DENVER — The dirty secret of campaign journalism for the next 11 days is that there is no way for conscientious reporters to give readers what they crave most of all—advance knowledge of who is going to win the election. We have reached the point in the campaign when the polls are too close and the dictates of spin too intense for anyone but a fool (or a TV pundit) to offer anything more than tentative guesses about who is going to be inaugurated on January 20.
When I was younger—and cockier about divining the future—I was convinced that if you had the right sources within a campaign, you could figure out the gist of their internal polling by their off-the-record mood and body language. So I was privy to the buoyant mood at the upper levels of the John Kerry campaign during the final heady week of the 2004 campaign. Sometimes in politics, though, the most potent spin comes from the lies that campaign strategists tell themselves as they interpret ambiguous information.
That is why I remain skeptical about the widespread claims that the Mitt Romney insiders believe that they are winning—and that the Republican nominee, in effect, won the third debate by not losing it. (Brendan Nyhan has also written on this topic today for CJR).
Maybe the king-of-the-world (or more accurately, CEO-of-the-world) mood in the Romney camp is for real. Maybe the hyper-rational business strategist from Bain Capital has assembled a campaign brain trust filled with cock-eyed optimists. Or, most likely, most of this is disinformation to cloud the minds of the press, bandwagon voters, and the Barack Obama campaign.
In Politico’s “Playbook” Friday morning, Mike Allen ran a lengthy section of dueling state-by-state analyses from Obama campaign manager Jim Messina and Rich Beeson, Romney’s political director. While a few of the comments were intriguing, most of the on-the-record commentary was obvious he-would-say-that-wouldn’t-he hype, such as Beeson claiming, “Virginia is a lot like Florida: It’s starting to head in the right direction.”
The rise of absentee and early voting has opened another front in the campaign spin war, one where journalists may be at a particular disadvantage. I suspect it is hard for many reporters (especially those from the East Coast, where Election Day still matters) to mentally adjust to the way that early voting has changed the rhythms of politics in the rest of the country.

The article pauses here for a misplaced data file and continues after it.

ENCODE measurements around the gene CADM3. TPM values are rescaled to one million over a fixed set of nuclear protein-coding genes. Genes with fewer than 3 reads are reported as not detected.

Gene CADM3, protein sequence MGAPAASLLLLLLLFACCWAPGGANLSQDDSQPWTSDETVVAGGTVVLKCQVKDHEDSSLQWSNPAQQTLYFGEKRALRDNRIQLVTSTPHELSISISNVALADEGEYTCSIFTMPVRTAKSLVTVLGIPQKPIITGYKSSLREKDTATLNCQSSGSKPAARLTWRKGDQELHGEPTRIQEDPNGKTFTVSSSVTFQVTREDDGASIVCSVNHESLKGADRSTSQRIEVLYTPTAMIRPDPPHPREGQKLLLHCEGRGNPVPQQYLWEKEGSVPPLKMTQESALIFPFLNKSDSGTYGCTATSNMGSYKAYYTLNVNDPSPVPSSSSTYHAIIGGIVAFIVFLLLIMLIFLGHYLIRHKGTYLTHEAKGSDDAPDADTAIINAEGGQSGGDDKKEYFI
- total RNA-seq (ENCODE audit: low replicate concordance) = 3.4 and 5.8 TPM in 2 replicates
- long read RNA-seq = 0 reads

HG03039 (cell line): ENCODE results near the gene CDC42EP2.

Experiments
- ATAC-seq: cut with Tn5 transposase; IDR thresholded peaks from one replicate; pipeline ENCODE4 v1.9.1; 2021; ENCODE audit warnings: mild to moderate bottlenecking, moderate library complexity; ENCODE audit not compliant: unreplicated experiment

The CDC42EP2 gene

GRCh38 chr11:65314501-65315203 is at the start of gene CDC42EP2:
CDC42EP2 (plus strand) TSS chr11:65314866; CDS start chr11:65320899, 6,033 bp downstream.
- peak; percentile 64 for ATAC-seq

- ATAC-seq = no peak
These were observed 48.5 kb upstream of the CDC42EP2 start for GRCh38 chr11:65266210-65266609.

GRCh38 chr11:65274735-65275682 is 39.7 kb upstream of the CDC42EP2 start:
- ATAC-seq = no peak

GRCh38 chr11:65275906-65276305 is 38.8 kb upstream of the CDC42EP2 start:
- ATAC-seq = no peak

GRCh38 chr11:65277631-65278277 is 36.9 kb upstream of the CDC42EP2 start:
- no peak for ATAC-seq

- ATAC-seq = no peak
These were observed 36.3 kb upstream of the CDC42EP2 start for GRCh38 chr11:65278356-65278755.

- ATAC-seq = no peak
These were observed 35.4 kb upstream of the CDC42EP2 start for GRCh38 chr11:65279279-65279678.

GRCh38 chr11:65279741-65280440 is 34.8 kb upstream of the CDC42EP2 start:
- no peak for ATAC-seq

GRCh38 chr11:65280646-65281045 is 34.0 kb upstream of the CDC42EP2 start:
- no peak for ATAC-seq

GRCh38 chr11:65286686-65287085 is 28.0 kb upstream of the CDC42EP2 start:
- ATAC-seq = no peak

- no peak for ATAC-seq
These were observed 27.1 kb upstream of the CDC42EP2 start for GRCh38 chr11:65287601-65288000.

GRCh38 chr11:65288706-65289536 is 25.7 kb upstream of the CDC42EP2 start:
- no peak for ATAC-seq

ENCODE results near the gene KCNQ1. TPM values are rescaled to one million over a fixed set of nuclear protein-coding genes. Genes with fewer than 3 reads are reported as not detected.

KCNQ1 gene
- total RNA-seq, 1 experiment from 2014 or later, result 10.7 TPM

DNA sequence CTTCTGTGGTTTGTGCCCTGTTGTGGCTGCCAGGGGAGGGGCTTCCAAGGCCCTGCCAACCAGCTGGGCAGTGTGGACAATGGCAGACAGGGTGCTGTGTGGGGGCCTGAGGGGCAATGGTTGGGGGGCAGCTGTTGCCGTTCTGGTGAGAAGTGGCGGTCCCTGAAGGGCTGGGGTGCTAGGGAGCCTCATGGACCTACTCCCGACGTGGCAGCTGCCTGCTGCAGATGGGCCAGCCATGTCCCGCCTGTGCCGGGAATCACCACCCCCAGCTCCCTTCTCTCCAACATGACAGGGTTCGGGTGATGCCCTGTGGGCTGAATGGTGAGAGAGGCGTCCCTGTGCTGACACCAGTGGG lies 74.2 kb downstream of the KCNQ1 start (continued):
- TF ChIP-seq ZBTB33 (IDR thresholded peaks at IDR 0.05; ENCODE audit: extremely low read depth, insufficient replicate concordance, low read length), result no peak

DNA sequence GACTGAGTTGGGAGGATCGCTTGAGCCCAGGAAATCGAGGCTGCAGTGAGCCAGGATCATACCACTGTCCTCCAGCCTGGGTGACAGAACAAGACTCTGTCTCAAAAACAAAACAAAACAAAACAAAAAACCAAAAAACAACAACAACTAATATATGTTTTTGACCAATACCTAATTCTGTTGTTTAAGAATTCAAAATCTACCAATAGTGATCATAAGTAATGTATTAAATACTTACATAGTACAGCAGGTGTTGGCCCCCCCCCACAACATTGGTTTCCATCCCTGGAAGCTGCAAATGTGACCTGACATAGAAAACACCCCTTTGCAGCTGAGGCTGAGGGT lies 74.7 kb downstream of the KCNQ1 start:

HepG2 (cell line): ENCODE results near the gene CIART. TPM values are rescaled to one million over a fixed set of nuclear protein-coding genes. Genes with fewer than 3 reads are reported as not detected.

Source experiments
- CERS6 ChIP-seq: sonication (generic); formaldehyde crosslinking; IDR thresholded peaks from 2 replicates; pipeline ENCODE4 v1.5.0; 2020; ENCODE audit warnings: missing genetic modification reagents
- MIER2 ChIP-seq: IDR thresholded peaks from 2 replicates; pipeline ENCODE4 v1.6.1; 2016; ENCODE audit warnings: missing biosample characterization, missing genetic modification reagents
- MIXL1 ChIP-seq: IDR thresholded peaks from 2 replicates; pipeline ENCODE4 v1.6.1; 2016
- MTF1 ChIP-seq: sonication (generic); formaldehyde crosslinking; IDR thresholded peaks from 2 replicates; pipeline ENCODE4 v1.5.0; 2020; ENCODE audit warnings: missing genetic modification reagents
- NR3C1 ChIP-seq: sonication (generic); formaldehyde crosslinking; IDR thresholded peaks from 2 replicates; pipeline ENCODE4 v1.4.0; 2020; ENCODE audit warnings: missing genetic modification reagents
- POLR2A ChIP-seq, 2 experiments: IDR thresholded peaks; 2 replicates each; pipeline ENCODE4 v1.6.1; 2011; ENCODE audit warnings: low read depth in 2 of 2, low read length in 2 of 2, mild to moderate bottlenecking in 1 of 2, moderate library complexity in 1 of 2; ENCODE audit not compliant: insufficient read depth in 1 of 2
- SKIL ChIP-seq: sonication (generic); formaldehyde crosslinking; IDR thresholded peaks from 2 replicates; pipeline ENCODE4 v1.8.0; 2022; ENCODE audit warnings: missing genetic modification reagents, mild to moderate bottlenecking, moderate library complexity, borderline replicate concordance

Enough with the coy generalizations: I know it is the case with me. Here in Colorado, according to a new NBC News/WSJ/Marist Poll, 78 percent of all voters plan to vote before Election Day. As a result, I am tempted to spend a chilly afternoon conducting an impromptu exit poll in front of a mailbox.
Still, we have to try. And for all the glib talk of Mitt having the Big Mo, some of the best reporters on the campaign trail have filed pieces this week emphasizing the Obama campaign’s seeming edge in on-the-ground organization and vote-harvesting techniques. Two examples that are worth reading: Ryan Lizza (behind a paywall) in The New Yorker and Molly Ball in The Atlantic online. Their stories mesh with my own reporting from Ohio and Iowa.
Even here, a cautionary note is in order. It is possible to be gulled by the beehive of activity in an Obama office and to be overly impressed by the sheer number of storefronts (67 in Iowa alone) rented by the president’s campaign. This highly visible Obama presence may prove to be decisive in a close election. But I also recognize a certain instinctive reporter bias in favor of emphasizing anything that you can see, experience, and interview.
With organization, as with so much else during these final 11 days, we in the press are gambling that our theories about what creates a winning campaign are correct. Post-election, I hope we all spend a few weeks assessing which elements of campaign coverage were over-hyped (my tentative nominee: TV ads by super PACs), which were under-reported (maybe: the role of religion, from Romney’s Mormonism to the activities of megachurches) and which were (Goldilocks alert) just right.